Just as the U.S. economy is in full-recovery mode, so too is the airline industry. It’s lately made an impressive about-face from only a decade ago and, in 2014, soared to several new benchmarks.
This industry has been flying high again.
In 2014, a record 98 million passengers flew to foreign destinations on U.S. carriers. Meanwhile, 662 million traveled domestically by air, the highest number since 2007.
According to the U.S. Department of Transportation, the percentage of seats filled in 2014 climbed to 83.4 percent—another fresh record.
This year, the daily number of available seats for international-bound flights out of the U.S. will rise to an all-time high of over 350,000. That’s 20,000 more seats per day than were available just last year.
And the success stories just keep on coming. Air travel in March and April is typically strong, but this season is expected to be the strongest since before the recession.
I often travel through Houston, and it’s a good case study to illustrate the boom in air travel demand, domestic as well as international. In 2014, the city’s two main airports, the 46-year-old George Bush Intercontinental Airport—it was renamed in 1997—and William P. Hobby Airport, both broke passenger traffic records that had been set in the previous year. Intercontinental saw an increase of 9.2 percent in international travelers and 3.6 percent in domestic fliers, while Hobby’s total traffic for the year rose to 11.9 million passengers—an all-time high for the fifth straight year.
All told, over 53 million people from around the globe passed through these two Houston airports. And yes, you guessed it—that’s another new record.
Some of the key factors driving this unprecedented air travel demand are an expanding U.S. economy, rising personal incomes and the highest consumer confidence level since before the recession.
In a recent poll, the travel website TripAdvisor surveyed 44,000 people around the world on a number of travel-related issues. Of the Americans who participated, 67 percent reported that they were planning an international trip for leisure, up from 50 percent last year.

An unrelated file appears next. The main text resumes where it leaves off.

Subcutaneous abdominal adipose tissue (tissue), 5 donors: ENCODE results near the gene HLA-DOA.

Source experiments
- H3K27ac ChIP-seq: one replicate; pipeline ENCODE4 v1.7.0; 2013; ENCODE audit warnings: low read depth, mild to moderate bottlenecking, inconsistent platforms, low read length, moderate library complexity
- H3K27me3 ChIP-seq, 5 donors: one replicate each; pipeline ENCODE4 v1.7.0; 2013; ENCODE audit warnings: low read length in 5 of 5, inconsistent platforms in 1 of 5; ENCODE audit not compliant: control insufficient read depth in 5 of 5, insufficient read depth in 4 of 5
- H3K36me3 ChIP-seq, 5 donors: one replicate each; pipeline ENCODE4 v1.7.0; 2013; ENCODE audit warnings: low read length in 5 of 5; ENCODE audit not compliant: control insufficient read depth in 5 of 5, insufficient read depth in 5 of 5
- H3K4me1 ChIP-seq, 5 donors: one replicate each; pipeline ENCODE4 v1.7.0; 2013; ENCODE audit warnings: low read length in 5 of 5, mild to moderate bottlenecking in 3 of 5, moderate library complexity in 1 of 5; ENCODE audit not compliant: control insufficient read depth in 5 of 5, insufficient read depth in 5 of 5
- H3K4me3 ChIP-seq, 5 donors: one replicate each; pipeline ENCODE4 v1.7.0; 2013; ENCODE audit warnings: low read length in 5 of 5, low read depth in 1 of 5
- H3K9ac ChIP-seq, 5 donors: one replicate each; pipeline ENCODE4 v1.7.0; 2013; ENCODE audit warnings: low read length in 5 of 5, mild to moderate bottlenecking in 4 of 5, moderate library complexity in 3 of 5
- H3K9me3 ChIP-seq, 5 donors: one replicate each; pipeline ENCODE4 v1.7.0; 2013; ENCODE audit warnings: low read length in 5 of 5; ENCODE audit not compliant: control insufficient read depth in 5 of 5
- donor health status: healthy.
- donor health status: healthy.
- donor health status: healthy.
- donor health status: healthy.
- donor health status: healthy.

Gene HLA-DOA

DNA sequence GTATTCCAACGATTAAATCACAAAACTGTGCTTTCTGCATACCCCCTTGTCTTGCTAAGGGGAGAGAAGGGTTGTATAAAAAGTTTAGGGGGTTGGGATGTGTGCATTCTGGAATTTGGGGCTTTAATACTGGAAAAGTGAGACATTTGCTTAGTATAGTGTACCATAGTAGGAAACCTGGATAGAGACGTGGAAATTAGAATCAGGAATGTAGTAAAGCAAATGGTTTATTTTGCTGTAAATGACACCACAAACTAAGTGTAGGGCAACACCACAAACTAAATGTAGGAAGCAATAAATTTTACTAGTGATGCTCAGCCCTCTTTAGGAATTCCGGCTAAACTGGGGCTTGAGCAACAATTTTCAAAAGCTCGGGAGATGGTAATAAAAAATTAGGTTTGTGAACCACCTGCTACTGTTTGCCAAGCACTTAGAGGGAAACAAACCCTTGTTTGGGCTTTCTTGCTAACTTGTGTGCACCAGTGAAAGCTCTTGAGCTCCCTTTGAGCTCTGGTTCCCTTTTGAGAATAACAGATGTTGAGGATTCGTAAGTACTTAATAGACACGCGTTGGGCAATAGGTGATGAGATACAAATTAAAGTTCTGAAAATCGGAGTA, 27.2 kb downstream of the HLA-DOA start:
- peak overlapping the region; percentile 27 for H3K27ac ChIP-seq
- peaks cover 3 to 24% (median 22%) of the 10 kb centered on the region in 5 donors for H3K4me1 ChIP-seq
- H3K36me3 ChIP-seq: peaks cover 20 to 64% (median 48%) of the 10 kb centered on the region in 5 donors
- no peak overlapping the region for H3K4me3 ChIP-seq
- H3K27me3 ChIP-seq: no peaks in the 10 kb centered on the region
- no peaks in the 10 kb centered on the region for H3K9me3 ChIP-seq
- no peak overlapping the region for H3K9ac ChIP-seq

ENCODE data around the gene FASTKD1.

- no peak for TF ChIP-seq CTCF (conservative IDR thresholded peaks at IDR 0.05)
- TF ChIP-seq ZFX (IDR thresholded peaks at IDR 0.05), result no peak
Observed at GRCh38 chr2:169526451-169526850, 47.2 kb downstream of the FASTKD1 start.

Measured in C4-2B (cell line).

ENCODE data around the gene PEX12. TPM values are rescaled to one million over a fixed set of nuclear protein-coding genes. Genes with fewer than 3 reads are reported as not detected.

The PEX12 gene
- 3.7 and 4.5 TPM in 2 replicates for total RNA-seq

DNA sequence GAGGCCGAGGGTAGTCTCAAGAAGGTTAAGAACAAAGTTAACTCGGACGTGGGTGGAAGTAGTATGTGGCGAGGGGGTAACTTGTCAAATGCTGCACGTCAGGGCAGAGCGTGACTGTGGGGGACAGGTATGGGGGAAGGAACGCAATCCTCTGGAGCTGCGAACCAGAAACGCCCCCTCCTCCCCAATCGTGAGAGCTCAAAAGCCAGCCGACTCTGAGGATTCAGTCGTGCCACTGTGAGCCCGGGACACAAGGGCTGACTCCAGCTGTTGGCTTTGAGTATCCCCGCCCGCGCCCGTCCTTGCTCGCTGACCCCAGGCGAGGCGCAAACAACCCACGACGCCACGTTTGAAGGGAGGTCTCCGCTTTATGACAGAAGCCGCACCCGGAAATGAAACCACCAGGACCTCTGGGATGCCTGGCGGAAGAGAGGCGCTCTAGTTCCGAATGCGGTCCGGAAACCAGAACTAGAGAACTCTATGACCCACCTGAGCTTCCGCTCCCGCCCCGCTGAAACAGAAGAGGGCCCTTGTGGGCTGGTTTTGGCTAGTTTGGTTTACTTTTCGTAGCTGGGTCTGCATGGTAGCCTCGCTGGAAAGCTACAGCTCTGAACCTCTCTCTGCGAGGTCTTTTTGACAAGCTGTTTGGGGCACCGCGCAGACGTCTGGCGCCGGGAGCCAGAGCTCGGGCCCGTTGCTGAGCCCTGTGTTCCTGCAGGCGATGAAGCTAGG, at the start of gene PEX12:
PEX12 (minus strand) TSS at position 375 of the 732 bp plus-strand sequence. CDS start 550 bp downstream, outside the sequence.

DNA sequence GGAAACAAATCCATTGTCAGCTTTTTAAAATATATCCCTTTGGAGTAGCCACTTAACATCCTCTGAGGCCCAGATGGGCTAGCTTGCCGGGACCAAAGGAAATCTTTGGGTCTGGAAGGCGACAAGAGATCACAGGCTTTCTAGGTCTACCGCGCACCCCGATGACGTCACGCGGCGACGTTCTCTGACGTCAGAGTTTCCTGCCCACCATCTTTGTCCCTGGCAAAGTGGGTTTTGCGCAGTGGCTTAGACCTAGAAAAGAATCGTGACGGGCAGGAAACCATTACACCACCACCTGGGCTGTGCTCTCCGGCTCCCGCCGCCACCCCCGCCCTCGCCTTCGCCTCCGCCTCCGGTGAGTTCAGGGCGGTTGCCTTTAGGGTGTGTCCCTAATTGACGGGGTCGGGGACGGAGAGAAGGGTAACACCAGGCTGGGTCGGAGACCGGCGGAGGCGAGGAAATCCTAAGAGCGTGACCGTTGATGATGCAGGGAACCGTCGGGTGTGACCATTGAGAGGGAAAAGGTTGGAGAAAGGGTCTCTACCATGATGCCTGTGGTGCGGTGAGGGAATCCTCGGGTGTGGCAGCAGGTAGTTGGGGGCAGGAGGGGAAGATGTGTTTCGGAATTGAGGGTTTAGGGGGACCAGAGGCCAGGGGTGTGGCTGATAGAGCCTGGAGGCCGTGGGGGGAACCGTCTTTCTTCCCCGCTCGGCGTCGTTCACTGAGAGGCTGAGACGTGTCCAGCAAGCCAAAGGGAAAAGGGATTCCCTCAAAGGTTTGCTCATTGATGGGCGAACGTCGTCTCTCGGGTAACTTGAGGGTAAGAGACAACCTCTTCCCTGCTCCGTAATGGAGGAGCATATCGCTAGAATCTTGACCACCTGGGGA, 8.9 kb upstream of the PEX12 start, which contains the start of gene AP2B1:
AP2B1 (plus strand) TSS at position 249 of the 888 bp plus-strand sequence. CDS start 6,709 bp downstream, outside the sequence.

TripAdvisor also wanted to find out where participants had been in the last 12 months, where they planned on going in the next 12 months and what their dream destination was. Although Australia topped the list of ideal vacation spots, followed closely by the U.S., less than 5 percent said they had actually made the trip down under.
On the other hand, about 20 percent of respondents, or close to 8,800 people, said they had visited the U.S. in the last year, while the same percentage of people said they would likely travel to the U.S. in the coming months.
Air travel between the U.S. and China is expected to increase now that multi-entry visas for citizens of both countries have been extended from one year to 10 years. International flights out of China have already been trending steadily upwards for years, a result of a growing middle class. The visa policy revision should help ramp up Chinese outbound air travel even more.
Chinese travelers are the world’s highest spenders while on vacation. The average Chinese visitor spends between $6,000 and $7,200 per trip to the U.S. The visa revision is welcome news not only for airlines such as Air China but also hotels, restaurants, car rental companies and others in the travel and leisure services industry.
It should also be a tailwind to luxury retailers that are increasingly setting up shop in international airports.
The “Sixth Continent” and Luxury Shopping